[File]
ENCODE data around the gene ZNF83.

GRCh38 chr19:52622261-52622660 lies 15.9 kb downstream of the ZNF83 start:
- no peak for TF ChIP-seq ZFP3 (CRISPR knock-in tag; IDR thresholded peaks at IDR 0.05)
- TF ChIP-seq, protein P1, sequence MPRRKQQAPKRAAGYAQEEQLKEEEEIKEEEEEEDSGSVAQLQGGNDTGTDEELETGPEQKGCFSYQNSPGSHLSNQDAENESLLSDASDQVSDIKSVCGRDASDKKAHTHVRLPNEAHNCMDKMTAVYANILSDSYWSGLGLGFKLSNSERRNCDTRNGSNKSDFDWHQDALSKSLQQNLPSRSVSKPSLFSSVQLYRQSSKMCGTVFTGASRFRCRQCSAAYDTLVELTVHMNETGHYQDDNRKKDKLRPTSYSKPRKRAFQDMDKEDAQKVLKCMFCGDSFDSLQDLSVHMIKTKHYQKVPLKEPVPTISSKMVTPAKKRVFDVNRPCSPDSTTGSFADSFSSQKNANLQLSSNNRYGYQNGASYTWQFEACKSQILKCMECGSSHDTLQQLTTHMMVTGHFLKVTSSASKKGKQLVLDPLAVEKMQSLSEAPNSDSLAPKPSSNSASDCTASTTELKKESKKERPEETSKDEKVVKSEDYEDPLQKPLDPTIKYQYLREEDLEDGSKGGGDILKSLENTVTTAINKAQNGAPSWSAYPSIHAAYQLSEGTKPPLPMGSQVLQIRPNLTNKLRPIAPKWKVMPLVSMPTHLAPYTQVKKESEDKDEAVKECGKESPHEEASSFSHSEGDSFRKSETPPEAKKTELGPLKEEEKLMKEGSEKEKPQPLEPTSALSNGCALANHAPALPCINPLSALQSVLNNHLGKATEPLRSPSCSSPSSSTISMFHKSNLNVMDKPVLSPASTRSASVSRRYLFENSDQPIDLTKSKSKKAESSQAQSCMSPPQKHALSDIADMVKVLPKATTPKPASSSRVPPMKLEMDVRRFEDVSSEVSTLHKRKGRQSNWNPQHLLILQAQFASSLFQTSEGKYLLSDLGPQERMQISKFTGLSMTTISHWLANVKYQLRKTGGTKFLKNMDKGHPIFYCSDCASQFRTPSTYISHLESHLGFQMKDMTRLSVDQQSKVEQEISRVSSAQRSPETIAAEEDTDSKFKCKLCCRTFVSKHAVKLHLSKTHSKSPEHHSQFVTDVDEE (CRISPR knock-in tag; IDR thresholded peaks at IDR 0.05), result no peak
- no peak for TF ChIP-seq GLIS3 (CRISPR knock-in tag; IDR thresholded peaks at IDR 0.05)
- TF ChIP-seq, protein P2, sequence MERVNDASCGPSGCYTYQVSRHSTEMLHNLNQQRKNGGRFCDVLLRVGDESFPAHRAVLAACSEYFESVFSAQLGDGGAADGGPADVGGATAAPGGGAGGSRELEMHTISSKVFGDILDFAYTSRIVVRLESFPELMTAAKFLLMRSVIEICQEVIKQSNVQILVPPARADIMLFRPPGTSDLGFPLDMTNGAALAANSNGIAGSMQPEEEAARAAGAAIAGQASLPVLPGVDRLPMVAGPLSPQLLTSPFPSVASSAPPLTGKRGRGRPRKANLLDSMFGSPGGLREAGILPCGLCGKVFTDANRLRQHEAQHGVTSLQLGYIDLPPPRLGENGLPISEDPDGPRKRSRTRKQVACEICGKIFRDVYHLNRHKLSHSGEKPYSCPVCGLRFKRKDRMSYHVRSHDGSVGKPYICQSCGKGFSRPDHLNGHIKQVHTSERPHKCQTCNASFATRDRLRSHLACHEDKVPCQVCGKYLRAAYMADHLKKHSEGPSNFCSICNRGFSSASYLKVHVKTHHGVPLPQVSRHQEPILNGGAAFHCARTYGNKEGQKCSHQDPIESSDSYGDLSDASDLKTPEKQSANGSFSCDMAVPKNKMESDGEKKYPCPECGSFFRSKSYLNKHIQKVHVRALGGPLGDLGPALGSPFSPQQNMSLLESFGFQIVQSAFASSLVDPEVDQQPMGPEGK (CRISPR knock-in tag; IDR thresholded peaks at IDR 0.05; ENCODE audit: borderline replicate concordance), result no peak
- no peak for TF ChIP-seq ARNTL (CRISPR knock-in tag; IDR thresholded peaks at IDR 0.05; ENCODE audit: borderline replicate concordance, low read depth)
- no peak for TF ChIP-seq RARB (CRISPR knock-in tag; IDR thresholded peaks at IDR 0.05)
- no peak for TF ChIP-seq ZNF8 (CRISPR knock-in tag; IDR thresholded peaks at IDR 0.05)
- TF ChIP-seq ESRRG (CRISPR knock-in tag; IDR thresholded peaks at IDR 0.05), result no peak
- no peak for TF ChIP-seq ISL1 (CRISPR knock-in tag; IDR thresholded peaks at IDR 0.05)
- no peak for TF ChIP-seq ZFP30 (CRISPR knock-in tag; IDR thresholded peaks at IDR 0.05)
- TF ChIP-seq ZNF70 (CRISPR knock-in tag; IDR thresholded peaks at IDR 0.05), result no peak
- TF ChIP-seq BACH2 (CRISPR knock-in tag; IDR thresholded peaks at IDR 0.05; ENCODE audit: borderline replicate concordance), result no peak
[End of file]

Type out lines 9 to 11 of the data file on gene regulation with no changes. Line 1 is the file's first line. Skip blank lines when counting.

- no peak for TF ChIP-seq ZNF8 (CRISPR knock-in tag; IDR thresholded peaks at IDR 0.05)
- TF ChIP-seq ESRRG (CRISPR knock-in tag; IDR thresholded peaks at IDR 0.05), result no peak
- no peak for TF ChIP-seq ISL1 (CRISPR knock-in tag; IDR thresholded peaks at IDR 0.05)